Last winter, the New York Mets made a mistake by bringing Jay Bruce back. This year, they need to figure out a better plan with him.
Wrong. This slugger turns 31 and suddenly everything changes. He starts just 84 games, barely manages an OPS of .680 and turns in an ugly WAR of -0.4. What do you do now?
Jay Bruce was not a fan favorite when he first came to the Mets. His tenure with Orange and Blue began with a 2016 mid-season trade that sent Dilson Herrera to the Reds in exchange for the power-hitting right fielder.
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During a 50 game stint, he slashed a measly .219/.294/.391 and quickly reminded Mets fans that not all trades are created equal.
His clean-shaven, suburban dad charm wore off quickly when Mets fan realized he wasn’t going to be the impact player they expected. So, what did the Mets do at the conclusion of the 2016 season?
They picked up his 2017 option. And, to everyone’s surprise, Bruce was back!
He was their best offensive player in 2017, whacking 29 home runs in 103 games with the Amazins before (disappointingly) being traded to the Cleveland Indians as a salary dump for 2016 30th round draft pick, Ryder Ryan.
Mr. Bruce hit well with the Indians and was primed for a big payday. That is, until a historically slow 2018 offseason made Jay Bruce settle on a 3 year/$39M team-friendly contract with the Mets. Fans were optimistic.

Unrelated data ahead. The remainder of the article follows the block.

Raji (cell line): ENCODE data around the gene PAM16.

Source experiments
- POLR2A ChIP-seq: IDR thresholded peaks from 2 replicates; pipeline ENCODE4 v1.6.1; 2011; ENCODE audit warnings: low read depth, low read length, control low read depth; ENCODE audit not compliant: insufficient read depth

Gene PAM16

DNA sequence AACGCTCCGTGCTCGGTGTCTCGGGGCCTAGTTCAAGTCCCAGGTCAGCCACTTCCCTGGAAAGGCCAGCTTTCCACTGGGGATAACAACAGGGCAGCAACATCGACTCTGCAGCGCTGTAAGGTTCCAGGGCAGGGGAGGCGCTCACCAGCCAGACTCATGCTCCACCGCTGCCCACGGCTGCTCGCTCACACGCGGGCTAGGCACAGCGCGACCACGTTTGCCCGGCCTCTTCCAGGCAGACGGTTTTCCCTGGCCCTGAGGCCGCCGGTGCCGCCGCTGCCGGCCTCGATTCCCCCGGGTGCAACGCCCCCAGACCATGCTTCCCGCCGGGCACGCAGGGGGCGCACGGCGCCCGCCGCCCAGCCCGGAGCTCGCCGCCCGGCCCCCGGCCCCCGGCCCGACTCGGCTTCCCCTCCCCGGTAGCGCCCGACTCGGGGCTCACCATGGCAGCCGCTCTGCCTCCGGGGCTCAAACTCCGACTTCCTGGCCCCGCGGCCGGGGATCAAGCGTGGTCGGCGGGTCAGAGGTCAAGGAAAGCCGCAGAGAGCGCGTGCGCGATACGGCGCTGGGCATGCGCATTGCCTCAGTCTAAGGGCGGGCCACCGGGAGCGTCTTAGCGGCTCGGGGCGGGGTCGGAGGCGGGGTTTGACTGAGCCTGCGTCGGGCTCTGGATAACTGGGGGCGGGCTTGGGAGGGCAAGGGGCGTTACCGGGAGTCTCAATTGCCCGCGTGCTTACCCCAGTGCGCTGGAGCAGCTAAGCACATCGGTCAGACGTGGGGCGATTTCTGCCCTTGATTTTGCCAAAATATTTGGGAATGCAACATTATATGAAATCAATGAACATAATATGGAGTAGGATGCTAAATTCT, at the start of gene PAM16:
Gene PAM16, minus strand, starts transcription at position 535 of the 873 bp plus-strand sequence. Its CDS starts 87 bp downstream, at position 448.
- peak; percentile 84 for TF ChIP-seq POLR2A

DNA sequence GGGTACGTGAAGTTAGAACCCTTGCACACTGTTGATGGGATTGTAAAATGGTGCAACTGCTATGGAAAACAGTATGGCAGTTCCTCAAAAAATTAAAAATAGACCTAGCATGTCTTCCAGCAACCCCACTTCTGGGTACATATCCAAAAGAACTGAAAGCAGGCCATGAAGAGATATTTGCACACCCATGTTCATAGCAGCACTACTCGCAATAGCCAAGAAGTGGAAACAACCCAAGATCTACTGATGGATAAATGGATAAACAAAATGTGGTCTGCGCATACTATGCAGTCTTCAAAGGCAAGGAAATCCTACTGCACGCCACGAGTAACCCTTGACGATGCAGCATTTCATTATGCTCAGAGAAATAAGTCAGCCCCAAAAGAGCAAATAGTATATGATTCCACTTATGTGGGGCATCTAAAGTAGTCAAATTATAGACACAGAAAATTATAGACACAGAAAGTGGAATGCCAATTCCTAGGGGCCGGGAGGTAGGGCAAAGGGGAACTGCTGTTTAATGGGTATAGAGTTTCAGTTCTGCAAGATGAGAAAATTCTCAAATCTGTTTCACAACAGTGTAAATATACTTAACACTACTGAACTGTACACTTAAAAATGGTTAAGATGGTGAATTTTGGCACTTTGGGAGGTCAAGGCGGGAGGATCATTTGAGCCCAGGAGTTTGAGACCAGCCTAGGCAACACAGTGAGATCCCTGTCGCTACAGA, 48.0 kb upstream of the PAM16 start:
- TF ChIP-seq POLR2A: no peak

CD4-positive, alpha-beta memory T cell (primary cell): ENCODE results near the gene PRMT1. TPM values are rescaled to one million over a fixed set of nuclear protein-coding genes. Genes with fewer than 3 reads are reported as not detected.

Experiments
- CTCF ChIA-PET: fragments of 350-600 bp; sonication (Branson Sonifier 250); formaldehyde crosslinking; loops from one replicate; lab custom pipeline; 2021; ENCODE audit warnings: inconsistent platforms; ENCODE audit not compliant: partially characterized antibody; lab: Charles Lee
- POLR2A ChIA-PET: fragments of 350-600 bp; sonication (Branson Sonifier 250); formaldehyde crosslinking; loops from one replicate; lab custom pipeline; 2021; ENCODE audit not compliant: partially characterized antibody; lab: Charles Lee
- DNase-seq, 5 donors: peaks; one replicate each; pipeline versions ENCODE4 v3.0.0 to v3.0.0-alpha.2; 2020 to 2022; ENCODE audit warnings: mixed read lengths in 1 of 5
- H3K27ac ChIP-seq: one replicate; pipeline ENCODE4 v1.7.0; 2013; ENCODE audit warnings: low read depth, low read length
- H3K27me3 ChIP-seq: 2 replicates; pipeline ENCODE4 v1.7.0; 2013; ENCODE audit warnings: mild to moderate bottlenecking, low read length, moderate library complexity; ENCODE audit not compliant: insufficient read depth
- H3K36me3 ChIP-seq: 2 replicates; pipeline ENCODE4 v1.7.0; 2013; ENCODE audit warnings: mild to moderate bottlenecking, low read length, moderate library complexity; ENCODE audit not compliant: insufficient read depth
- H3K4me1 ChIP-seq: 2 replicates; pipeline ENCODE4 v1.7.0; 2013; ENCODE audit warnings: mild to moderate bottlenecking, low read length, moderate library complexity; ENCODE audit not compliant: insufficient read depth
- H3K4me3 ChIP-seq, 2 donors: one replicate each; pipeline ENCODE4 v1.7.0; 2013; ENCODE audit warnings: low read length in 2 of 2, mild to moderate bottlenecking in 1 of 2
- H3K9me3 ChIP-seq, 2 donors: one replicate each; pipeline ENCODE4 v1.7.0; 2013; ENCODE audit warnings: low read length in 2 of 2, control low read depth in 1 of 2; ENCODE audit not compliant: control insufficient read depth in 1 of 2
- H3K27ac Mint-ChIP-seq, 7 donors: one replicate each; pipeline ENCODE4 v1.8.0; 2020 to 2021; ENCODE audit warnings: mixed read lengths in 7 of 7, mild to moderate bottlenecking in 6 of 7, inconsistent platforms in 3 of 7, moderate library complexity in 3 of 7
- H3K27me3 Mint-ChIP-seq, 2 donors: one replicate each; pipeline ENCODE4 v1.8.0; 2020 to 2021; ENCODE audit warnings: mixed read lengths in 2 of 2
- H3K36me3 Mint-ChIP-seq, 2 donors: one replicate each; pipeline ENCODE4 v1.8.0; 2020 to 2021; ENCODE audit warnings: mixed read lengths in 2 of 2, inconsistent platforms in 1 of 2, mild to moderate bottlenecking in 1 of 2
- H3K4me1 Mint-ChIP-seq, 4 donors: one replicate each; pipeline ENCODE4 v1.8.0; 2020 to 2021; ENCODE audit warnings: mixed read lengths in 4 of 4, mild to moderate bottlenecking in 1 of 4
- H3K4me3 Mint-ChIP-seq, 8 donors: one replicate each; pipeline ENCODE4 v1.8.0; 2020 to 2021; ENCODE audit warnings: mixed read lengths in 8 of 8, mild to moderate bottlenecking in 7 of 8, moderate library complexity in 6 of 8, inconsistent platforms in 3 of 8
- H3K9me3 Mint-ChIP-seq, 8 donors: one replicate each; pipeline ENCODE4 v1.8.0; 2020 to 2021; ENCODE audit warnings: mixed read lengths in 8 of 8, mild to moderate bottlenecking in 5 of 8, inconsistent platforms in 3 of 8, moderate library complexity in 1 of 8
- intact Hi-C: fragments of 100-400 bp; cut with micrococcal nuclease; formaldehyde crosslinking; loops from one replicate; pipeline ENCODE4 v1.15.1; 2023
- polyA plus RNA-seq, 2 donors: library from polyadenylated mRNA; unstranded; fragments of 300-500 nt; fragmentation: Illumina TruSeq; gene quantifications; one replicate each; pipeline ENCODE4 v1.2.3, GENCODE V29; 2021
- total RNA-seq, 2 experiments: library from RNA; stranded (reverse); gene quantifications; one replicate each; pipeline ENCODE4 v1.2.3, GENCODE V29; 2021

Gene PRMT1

Alas, things were not as they seemed. Bruce’s pendulum, the middle-in-pitches-only swing was no longer working. And, on top of that, his dad bod and newly acquired outfield depth forced him into a regular first base job, blocking young talents like Dominic Smith and Peter Alonso from the September playing time they deserved. Bruce is officially a problem again.
What options do the Mets have?
Paying Bruce tens of millions of dollars just to walk away probably isn’t worth the one roster spot it will clear up. Let’s explore some other options first.
The Mets should just trade him, right? It’s so obvious! Trade him to get rid of his salary and get a prospect in return!
No. That’s not how this works. Bruce is owed $28M over the next couple of years and no team is going to take on even half of that salary unless they witness a significant improvement in Bruce’s game.
And, you certainly won’t get a worthwhile prospect in return for a lackluster Bruce. Heck, they couldn’t get a worthy prospect in return for Bruce even when he was doing well! Let’s not trade him just yet.
The simple truth is that in order to get any value in Bruce as a player or in a future trade is to play him. I know we all want to see Alonso at first base and depriving Smith of repetitions isn’t doing him any good either.
But, Bruce has proved he can slump and still come back the next season and slug 36 home runs. Why not give him a chance to prove himself again? The Mets will wait at least a few weeks to call up Alonso in order to secure an extra year of control anyway.
So, until Alonso is called up and/or half the roster becomes injured (we’re all thinking it), Jay Bruce should be Mets’ starting first baseman in 2019.
Give him a chance to prove his value before we discuss whether or not to trade him. We’ll never know what he could have contributed unless the Mets give him an opportunity in 2019.
And, the bright side is, he probably can’t do any worse in 2019 compared to 2018 (I said the same thing about Matt Harvey, twice).
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Stay tuned for a future post at the 2019 all-star break when Bruce is still a Met slashing .178/.273/.310 and I claim I knew all along he should have been traded in the 2019 offseason.